The Sweetness at the Bottom of the Pie taunted me from the bookshop shelves, with its attractive cover and intriguing name. I’d never heard of Alan Bradley – and no wonder, at seventy years of age this was his first novel. I didn’t resist for long – afterall, I do tend to judge books by their cover and who could possibly resist something so incredibly quirky?
Bradley’s young heroine is Flavia De Luce, an eleven-year-old with a passion for poisons and a love for chemistry. Despite her young age, Flavia is intelligent, kind and shows a wisdom beyond her years. Unfazed by death and excited by the possibility of inventing a really good poison, she complements her brilliance with a quick-wit that makes her an easy character to adore.
“Next morning I was busy among the flasks and flagons of my chemical laboratory on the top floor of the east wing when Ophelia barged in without so much as a la-di-dah.
‘Where’s my pearl necklace?’
I shrugged. ‘I’m not the keeper of your trinkets.’ “
Flavia lives in her old and somewhat run-down family home, Buckshaw, along with her father and two sisters, Ophelia and Daphne. Her father seems quite distant and inherently “British” but may simply be still grieving over the loss of his wife, Harriet. Ophelia, affectionately known as Feely, has a fondness for mirrors and tends to spend a great amount of time looking into them. Daphne, or Daffy, seldom removes her head from her latest novel, and when she does it is usually to go along with one of the stories Feely has fabricated to upset Flavia.
Flavia has a love/hate relationship with her sisters: desperately wanting them to like her; plotting revenge when they lock her in closets; being miserably jealous, especially of Ophelia, who was old enough when Harriet died that she can remember her properly; and unaware that her sisters are probably equally jealous of her for the resemblance she bears to their late mother.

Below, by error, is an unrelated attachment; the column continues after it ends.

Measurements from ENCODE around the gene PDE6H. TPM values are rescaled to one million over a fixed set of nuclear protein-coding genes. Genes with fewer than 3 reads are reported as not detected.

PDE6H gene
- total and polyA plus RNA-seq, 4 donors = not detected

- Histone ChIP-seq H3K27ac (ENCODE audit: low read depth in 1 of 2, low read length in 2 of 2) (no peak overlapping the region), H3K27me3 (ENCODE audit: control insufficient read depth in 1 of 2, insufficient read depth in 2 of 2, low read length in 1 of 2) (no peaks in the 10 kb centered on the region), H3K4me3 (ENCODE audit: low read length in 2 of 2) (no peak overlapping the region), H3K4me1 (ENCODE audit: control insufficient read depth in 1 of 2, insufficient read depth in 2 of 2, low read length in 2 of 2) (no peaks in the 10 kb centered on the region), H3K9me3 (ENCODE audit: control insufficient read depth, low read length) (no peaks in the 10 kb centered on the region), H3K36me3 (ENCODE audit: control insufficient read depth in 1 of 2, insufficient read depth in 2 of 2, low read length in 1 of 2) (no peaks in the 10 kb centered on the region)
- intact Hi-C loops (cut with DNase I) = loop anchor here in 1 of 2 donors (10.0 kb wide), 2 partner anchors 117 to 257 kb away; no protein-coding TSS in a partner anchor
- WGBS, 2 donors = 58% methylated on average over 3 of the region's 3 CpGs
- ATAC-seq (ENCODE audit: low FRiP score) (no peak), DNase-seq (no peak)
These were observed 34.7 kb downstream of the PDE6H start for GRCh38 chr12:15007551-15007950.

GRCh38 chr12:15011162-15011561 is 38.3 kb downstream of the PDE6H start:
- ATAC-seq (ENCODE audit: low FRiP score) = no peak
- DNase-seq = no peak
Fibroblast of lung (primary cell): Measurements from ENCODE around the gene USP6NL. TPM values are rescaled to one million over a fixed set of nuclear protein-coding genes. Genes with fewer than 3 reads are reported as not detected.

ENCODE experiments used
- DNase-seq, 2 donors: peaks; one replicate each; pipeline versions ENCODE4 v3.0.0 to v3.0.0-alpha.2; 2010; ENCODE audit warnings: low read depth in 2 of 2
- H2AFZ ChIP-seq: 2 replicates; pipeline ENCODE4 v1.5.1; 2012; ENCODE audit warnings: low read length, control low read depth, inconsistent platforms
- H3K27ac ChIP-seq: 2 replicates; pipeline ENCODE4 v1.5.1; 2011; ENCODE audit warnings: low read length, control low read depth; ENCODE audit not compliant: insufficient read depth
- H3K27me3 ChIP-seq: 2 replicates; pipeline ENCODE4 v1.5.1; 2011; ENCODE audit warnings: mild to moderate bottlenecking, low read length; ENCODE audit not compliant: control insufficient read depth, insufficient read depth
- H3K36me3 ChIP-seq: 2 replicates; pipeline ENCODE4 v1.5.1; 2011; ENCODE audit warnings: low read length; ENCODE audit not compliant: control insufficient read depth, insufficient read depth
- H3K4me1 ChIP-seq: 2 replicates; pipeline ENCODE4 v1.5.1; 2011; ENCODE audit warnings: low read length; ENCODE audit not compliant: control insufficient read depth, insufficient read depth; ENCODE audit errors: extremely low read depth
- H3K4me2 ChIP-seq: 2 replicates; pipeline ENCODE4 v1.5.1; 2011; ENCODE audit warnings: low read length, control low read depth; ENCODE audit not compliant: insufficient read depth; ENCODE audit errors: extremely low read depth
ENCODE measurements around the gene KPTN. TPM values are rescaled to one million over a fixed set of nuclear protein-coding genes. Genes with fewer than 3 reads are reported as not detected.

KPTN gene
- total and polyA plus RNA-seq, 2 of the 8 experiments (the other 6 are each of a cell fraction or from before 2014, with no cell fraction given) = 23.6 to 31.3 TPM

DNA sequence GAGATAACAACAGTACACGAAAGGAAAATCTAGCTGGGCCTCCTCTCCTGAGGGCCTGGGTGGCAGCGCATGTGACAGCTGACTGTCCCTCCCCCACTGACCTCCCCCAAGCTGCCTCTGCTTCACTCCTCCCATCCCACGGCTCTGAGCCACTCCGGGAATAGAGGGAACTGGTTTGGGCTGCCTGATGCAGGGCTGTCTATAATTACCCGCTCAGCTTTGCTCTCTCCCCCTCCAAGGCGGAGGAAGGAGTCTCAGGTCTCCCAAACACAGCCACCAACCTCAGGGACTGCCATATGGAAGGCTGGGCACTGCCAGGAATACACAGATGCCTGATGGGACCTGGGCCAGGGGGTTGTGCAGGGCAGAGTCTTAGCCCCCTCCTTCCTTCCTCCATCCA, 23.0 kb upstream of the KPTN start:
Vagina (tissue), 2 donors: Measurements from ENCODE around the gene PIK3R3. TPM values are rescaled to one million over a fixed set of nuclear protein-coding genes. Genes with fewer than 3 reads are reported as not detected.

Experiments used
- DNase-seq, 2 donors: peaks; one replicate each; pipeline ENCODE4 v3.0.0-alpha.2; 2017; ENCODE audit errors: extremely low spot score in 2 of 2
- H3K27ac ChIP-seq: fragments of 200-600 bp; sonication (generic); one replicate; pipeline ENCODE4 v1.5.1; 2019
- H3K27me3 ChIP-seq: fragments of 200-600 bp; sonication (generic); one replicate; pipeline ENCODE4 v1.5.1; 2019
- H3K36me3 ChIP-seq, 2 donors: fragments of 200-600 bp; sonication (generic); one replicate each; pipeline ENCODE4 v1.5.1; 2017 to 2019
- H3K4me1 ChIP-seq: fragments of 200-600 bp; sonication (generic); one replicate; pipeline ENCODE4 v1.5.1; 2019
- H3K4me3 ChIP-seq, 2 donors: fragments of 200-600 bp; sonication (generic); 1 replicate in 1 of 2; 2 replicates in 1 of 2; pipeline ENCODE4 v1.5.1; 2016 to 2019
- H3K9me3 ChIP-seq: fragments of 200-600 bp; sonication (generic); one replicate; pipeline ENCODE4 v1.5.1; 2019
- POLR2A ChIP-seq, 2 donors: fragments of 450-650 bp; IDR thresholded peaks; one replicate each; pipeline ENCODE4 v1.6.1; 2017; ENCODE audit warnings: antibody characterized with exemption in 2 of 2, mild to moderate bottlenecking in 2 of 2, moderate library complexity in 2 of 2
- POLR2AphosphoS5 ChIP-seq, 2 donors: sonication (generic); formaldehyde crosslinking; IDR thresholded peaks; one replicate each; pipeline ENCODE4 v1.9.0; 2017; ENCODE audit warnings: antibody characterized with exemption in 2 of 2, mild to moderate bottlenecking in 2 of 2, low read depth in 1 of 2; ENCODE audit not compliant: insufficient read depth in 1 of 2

Colonel de Luce’s old army comrade, Dogger, also lives with the De Luce family, filling the roles of a dozen servants and friend and confidante to lonely Flavia. Flavia has a particularly soft spot for Dogger, and is there to help him when he suffers from his frequent PTSD flashbacks. The live-out cook, Mrs Mullet, comes daily to Buckshaw to terrify the inhabitants with her dreadful cooking, especially her inedible custard pie.
“As I passed the window, I noticed that a slice had been cut from Mrs Mullet’s custard pie. How odd, I thought: it was certainly none of the de Luces who had taken it.”
The mystery of The Sweetness at the Bottom of the Pie begins when a dead bird is left on the doorstep of Buckshaw with a postage stamp impaled on its beak. It seems like an odd thing to leave behind and it certainly shocks her father, who is an avid collector of stamps. Flavia can’t imagine why her father reacts so strongly to the dead bird, and later that night she overhears a heated argument coming from somewhere in the house. Eavesdropping at her father’s study, she hears something that sounds shockingly like a confession of murder.
When Flavia trips over a man dying in the Buckshaw cucumber patch and witnesses his final word, she forgets all about the quarrel she had overheard, and begins investigating on her own as revenge for being dismissed by Inspector Hewitt. But when the police investigation results in her father being the prime suspect, Flavia has an even greater motivation to uncover the truth and clear the Colonel’s name.
There is only one way to describe Flavia De Luce and The Sweetness at the Bottom of the Pie: Wickedly delicious.